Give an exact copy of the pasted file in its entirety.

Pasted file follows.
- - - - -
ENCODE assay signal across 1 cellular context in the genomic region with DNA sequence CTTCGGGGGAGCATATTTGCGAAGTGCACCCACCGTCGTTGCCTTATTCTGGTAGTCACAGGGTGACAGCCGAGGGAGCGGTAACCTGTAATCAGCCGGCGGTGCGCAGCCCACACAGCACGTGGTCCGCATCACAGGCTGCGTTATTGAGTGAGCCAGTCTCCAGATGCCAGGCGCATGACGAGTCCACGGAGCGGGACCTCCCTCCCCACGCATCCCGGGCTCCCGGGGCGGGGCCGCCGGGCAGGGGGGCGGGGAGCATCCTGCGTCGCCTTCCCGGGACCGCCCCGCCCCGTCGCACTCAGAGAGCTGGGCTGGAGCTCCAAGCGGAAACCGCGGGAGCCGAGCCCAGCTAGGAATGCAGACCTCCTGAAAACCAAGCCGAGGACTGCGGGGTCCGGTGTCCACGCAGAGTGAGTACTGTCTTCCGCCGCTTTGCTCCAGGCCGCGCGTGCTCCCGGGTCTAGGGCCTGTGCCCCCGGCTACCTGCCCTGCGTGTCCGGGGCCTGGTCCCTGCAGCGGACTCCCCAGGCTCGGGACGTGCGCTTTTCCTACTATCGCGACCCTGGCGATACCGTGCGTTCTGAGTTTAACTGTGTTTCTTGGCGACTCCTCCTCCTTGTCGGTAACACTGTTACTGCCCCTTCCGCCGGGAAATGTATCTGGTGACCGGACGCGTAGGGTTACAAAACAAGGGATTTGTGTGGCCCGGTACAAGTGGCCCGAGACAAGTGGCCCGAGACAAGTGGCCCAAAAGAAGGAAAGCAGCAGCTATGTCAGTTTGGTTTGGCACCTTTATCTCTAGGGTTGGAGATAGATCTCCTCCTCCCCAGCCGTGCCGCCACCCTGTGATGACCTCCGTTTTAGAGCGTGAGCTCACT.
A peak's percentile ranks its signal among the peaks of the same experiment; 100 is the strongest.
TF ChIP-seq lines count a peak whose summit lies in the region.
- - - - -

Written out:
ENCODE assay signal across 1 cellular context in the genomic region with DNA sequence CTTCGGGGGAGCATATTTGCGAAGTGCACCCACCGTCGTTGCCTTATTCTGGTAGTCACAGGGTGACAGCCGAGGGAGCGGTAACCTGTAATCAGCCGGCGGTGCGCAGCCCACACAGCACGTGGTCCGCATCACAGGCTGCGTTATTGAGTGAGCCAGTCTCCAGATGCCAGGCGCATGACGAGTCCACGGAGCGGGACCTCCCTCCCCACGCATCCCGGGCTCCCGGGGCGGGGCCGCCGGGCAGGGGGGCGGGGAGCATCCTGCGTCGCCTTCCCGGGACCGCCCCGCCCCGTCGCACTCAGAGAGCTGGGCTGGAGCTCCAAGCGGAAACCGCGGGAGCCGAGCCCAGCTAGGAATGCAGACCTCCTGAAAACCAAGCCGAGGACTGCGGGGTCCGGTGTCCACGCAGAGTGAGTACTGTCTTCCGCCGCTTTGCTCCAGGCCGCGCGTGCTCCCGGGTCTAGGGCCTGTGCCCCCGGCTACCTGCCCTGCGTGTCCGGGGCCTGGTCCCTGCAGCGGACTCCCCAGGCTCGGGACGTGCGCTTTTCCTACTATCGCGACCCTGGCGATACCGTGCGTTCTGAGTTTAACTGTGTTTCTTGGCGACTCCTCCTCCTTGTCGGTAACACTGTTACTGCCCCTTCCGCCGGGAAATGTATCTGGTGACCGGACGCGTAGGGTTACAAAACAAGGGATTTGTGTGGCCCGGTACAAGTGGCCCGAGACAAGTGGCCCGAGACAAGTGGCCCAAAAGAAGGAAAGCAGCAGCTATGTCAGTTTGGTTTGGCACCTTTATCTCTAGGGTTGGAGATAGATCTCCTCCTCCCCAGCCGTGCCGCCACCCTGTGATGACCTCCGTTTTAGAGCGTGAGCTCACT.
A peak's percentile ranks its signal among the peaks of the same experiment; 100 is the strongest.
TF ChIP-seq lines count a peak whose summit lies in the region.